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The Evolutionary Game of Poverty Traps

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  • Edgar Sanchez Carrera

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Abstract

We study an evolutionary game in which the individual behavior of the economic agents can lead the economy either into a low-level or a high-level equilibrium. The model represents two asymmetric populations, “leaders and followers”, where in each round an economic agent of population 1 is paired with a member of population 2. Our evolutionary game is a signaling game in which only the leader has private information. The leader moves first; the follower observes the leader's action, but not the leader's type, before choosing her own action. We found the equilibria both as self-confirming and evolutionarily stable strategies. Furthermore, considering an imitative behavior of the followers, we show that to overcome the poverty trap there exists a threshold value equals to the ratio "education costs-efficiency wages" of the number of high-profile economic agents

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Paper provided by Department of Economics, University of Siena in its series Department of Economics University of Siena with number 555.

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Date of creation: Feb 2009
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Handle: RePEc:usi:wpaper:555

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Keywords: Evolutionary games; imitation rule; poverty traps; replicator dynamics; signaling games; strategic complementarities;

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  1. Schlag, Karl H., 1994. "Why Imitate, and if so, How? Exploring a Model of Social Evolution," Discussion Paper Serie B 296, University of Bonn, Germany.
  2. Durlauf,S.N., 2003. "Neighborhood effects," Working papers 17, Wisconsin Madison - Social Systems.
  3. Azariadis, Costas & Drazen, Allan, 1990. "Threshold Externalities in Economic Development," The Quarterly Journal of Economics, MIT Press, vol. 105(2), pages 501-26, May.
  4. Lucas, Robert Jr, 1976. "Econometric policy evaluation: A critique," Carnegie-Rochester Conference Series on Public Policy, Elsevier, vol. 1(1), pages 19-46, January.
  5. Durlauf, S.N., 1992. "A Theory of Persistent Income Inequality," Papers 47, Stanford - Institute for Thoretical Economics.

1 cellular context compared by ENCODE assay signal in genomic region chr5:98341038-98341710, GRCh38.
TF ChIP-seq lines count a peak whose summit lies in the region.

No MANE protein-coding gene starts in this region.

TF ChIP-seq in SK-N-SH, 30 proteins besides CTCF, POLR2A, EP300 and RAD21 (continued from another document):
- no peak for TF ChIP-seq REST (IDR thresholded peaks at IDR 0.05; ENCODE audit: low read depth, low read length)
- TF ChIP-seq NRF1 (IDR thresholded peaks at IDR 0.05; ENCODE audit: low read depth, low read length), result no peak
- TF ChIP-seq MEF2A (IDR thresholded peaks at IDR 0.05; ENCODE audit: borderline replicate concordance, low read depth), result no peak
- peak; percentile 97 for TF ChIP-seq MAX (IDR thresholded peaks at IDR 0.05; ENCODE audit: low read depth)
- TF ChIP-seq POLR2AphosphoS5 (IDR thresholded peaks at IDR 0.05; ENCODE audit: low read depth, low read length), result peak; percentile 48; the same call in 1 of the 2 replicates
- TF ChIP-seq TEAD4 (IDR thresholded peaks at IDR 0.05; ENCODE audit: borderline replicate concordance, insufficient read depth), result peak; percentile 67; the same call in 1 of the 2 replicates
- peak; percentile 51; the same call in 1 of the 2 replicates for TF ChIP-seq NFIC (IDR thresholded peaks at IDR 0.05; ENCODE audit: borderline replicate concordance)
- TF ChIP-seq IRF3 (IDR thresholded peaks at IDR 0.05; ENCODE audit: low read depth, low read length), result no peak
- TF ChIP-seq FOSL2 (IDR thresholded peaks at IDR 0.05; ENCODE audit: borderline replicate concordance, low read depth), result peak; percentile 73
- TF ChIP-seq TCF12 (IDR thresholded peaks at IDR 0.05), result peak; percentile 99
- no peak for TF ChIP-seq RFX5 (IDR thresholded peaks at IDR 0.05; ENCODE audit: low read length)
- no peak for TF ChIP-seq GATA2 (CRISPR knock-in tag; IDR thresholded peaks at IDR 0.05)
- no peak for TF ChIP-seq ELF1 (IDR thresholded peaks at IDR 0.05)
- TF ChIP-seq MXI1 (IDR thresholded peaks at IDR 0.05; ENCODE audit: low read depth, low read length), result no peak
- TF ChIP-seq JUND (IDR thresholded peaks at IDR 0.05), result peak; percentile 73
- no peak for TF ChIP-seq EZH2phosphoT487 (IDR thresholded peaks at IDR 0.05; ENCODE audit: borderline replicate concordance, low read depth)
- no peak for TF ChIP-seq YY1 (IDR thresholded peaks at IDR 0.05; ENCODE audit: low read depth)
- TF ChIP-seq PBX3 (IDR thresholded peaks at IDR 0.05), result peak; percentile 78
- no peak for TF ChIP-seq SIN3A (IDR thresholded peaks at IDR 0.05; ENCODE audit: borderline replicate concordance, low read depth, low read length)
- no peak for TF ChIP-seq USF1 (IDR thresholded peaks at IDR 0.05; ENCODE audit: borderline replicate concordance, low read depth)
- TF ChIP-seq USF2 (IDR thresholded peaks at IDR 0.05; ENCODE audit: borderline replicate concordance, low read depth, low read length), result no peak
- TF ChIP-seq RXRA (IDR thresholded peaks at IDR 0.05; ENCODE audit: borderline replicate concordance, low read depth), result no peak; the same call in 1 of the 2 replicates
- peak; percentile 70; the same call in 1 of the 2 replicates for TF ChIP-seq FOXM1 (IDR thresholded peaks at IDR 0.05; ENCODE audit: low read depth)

6. Alos-Ferrer, Carlos & Weidenholzer, Simon, 2006. "Imitation, local interactions, and efficiency," Economics Letters, Elsevier, vol. 93(2), pages 163-168, November.
  7. Bellante, Don, 1994. " Sticky Wages, Efficiency Wages, and Market Processes," The Review of Austrian Economics, Springer, vol. 8(1), pages 21-33.
  8. Schlag, Karl H., 1996. "Which one should I imitate?," Discussion Paper Serie B 365, University of Bonn, Germany.
  9. Azariadis, Costas, 1996. " The Economics of Poverty Traps: Part One: Complete Markets," Journal of Economic Growth, Springer, vol. 1(4), pages 449-96, December.
  10. Lucas, Robert Jr., 1988. "On the mechanics of economic development," Journal of Monetary Economics, Elsevier, vol. 22(1), pages 3-42, July.
  11. Acemoglu, Daron, 1996. "A Microfoundation for Social Increasing Returns in Human Capital Accumulation," The Quarterly Journal of Economics, MIT Press, vol. 111(3), pages 779-804, August.
  12. Karl H. Schlag, . "Why Imitate, and if so, How? A Bounded Rational Approach to Multi- Armed Bandits," ELSE working papers 028, ESRC Centre on Economics Learning and Social Evolution.
  13. Thomas J Sargent, 2007. "Evolution and Intelligent Design," Levine's Bibliography 122247000000001821, UCLA Department of Economics.
  14. Azariadis, Costas & Stachurski, John, 2005. "Poverty Traps," Handbook of Economic Growth, in: Philippe Aghion & Steven Durlauf (ed.), Handbook of Economic Growth, edition 1, volume 1, chapter 5 Elsevier.
  15. Skiba, A K, 1978. "Optimal Growth with a Convex-Concave Production Function," Econometrica, Econometric Society, vol. 46(3), pages 527-39, May.
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